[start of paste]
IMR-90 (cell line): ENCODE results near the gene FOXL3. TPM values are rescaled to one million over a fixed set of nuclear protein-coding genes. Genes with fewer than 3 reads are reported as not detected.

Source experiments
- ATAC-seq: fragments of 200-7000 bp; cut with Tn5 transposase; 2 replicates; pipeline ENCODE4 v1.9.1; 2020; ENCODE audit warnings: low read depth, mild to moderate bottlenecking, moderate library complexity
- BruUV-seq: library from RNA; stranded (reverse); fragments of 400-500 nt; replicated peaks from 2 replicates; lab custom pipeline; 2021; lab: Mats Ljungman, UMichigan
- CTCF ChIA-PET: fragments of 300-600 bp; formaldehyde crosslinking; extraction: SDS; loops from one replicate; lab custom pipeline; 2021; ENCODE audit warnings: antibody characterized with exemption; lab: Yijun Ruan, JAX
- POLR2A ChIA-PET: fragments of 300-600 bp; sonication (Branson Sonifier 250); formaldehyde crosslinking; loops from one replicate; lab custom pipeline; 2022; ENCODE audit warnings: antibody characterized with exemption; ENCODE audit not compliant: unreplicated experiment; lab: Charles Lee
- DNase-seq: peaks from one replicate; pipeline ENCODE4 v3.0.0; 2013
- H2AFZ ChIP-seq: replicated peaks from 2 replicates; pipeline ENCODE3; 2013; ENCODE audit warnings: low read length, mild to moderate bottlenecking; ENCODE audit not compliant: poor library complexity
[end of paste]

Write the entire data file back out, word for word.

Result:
IMR-90 (cell line): ENCODE results near the gene FOXL3. TPM values are rescaled to one million over a fixed set of nuclear protein-coding genes. Genes with fewer than 3 reads are reported as not detected.

Source experiments
- ATAC-seq: fragments of 200-7000 bp; cut with Tn5 transposase; 2 replicates; pipeline ENCODE4 v1.9.1; 2020; ENCODE audit warnings: low read depth, mild to moderate bottlenecking, moderate library complexity
- BruUV-seq: library from RNA; stranded (reverse); fragments of 400-500 nt; replicated peaks from 2 replicates; lab custom pipeline; 2021; lab: Mats Ljungman, UMichigan
- CTCF ChIA-PET: fragments of 300-600 bp; formaldehyde crosslinking; extraction: SDS; loops from one replicate; lab custom pipeline; 2021; ENCODE audit warnings: antibody characterized with exemption; lab: Yijun Ruan, JAX
- POLR2A ChIA-PET: fragments of 300-600 bp; sonication (Branson Sonifier 250); formaldehyde crosslinking; loops from one replicate; lab custom pipeline; 2022; ENCODE audit warnings: antibody characterized with exemption; ENCODE audit not compliant: unreplicated experiment; lab: Charles Lee
- DNase-seq: peaks from one replicate; pipeline ENCODE4 v3.0.0; 2013
- H2AFZ ChIP-seq: replicated peaks from 2 replicates; pipeline ENCODE3; 2013; ENCODE audit warnings: low read length, mild to moderate bottlenecking; ENCODE audit not compliant: poor library complexity